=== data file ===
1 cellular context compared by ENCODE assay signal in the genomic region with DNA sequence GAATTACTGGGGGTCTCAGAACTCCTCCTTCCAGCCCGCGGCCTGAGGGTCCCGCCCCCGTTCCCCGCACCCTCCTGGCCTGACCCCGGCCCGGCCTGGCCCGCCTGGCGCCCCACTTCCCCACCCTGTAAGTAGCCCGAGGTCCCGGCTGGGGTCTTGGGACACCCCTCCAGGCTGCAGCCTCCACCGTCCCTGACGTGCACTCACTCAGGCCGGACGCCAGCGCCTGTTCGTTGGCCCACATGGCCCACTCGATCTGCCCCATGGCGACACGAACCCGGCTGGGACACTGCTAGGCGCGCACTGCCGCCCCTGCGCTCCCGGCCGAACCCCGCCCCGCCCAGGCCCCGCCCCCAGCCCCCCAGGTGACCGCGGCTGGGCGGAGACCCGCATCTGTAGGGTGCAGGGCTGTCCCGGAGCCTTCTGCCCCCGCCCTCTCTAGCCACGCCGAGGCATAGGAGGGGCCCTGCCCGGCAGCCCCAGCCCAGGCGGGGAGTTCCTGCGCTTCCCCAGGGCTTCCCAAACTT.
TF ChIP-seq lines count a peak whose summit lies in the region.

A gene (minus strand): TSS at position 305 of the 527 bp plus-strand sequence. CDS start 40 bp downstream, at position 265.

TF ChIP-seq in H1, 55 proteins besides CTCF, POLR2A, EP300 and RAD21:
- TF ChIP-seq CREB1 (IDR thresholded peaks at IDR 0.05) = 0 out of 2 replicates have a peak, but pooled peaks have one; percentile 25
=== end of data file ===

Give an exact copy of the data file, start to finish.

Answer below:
1 cellular context compared by ENCODE assay signal in the genomic region with DNA sequence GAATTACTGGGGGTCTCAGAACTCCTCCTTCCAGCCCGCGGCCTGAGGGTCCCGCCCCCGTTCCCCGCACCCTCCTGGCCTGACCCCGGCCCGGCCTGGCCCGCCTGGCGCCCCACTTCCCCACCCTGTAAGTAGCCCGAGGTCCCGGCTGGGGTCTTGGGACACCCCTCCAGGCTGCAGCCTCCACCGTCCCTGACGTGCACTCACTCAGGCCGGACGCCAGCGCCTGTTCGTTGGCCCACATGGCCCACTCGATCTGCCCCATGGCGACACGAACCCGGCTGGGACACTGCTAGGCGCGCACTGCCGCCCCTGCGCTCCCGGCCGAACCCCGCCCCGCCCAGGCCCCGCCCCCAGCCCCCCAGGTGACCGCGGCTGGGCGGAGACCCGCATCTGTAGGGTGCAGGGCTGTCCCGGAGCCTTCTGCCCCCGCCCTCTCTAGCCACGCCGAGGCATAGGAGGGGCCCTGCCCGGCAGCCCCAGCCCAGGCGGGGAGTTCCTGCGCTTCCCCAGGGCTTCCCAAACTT.
TF ChIP-seq lines count a peak whose summit lies in the region.

A gene (minus strand): TSS at position 305 of the 527 bp plus-strand sequence. CDS start 40 bp downstream, at position 265.

TF ChIP-seq in H1, 55 proteins besides CTCF, POLR2A, EP300 and RAD21:
- TF ChIP-seq CREB1 (IDR thresholded peaks at IDR 0.05) = 0 out of 2 replicates have a peak, but pooled peaks have one; percentile 25